“I discovered that my birthday and Valentines Day had a little conflict when I started dating my wife. The first year I was dating her, we went out and celebrated my February 13th birthday. Guess what happened on the fourteenth?  I didn’t have Valentine for her. That offended her at the time. My defense was, ‘Come on, it was my birthday.’ I guess where started. Then I started joking with other people that my birthday should be a national holiday. When you couple that with Lincoln’s birthday and the stars aligned in the sky, you can see it was meant to be.”

17)  You’re famous for cookouts, Queen of Christmas contests, candy canes and Santa hat distribution and palette jack races. Why host these things?

“Have fun, of course. Distribution centers can be so dreary. If everyday is like the last, no one wants to get up.

18)   Do you own a kilt?

“I used to, but I gave it away to my brother. It no longer fit, at the waistline. So, currently, I do not have a kilt. They’re not cheap. They can cost a couple hundred dollars.”

19)  For what occasions did you wear it?

“Initially I wore it St. Paddy’s day. I wore it the whole day. I was I in newspapers and, yeah, I went to work with it. My wife wouldn’t let me do it after I married her. It happened this way. I have a way of not taking care of garments. When I was starting to date her, most of my jeans had holes in them. She takes care of her possessions. That how I knew we were serious when she started washing my clothes. But when a woman starts washing your clothes, she gets to say what get discarded and what gets kept. You know my striped shirts? Those were her idea. My wife now dresses me. I used to dress differently.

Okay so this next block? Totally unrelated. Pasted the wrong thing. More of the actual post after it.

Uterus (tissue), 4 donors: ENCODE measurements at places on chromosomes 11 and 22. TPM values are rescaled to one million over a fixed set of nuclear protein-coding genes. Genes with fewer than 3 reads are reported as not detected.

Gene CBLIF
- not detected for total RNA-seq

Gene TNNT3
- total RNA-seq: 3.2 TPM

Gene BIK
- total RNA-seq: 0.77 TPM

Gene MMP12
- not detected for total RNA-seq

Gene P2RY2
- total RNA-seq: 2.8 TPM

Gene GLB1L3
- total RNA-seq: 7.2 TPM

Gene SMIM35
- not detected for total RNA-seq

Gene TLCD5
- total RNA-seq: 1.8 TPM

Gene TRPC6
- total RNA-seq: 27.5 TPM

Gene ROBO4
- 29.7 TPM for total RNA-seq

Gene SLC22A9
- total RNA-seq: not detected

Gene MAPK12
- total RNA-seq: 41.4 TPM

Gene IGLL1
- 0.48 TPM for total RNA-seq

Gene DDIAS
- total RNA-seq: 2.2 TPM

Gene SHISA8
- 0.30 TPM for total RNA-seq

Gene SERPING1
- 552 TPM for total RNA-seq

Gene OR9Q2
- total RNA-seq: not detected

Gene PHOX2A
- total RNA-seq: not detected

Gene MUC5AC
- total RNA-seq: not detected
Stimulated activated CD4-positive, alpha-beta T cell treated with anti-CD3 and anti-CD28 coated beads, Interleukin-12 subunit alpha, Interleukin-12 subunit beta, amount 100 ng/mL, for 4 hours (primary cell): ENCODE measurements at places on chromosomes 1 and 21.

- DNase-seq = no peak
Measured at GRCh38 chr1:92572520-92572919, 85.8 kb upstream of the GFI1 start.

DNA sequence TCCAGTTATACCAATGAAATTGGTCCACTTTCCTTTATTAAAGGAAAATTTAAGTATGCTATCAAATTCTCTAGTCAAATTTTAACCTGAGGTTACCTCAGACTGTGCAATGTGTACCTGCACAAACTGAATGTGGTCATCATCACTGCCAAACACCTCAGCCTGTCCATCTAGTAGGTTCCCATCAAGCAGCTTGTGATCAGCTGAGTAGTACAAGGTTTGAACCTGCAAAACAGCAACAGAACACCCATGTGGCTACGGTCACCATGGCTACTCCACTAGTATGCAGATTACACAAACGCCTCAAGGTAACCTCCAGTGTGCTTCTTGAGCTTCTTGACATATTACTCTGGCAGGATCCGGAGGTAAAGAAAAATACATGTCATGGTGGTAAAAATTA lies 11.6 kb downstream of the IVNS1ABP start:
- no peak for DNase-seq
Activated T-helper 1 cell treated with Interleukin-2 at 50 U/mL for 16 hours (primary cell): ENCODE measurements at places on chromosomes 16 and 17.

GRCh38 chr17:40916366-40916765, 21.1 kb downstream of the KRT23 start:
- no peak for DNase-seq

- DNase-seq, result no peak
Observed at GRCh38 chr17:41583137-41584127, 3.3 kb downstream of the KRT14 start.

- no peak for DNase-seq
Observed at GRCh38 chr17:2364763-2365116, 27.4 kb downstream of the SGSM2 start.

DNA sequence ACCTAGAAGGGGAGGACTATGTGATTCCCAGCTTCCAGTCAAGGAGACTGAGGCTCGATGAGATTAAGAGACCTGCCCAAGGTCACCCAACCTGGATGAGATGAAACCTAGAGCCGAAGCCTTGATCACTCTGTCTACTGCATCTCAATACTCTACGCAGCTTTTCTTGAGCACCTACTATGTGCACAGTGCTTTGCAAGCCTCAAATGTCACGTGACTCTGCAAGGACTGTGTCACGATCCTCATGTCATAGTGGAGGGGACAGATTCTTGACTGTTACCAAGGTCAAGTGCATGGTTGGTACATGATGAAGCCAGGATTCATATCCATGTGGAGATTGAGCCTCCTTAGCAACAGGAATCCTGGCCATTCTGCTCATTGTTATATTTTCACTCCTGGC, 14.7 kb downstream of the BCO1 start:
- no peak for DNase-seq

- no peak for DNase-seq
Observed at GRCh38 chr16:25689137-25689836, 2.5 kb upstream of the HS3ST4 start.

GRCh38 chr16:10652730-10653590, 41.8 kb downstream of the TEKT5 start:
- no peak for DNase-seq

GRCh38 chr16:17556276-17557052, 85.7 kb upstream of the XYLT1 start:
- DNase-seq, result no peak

20)  What are your plans for this blog?

“I’d like make some myths of my own, but that won’t start until the book comes out. I’m thinking it might be fun to add different side stories of the character into the blog, but maybe, too, I might be able to introduce some of the traditional Irish myths. I’ve been wanting write something about the interplay of state fairs in Ireland. There were laws concerning them, such as you couldn’t arrest anyone during a fair and you could not engage in war. All combat had to be resolved before a fair was scheduled to start. I’d also like to write about the Knights of the Red Branch and maybe some adventure that happens to some of the knights. That’s the neat thing about a blog. Speaking from the character, if something doesn’t fit, or if there is something else I want to say, I can always come back with, ‘I was just joking. Here’s what really happened.’ I’m very excited about this. I feel I’m getting closer to that three-day holiday.”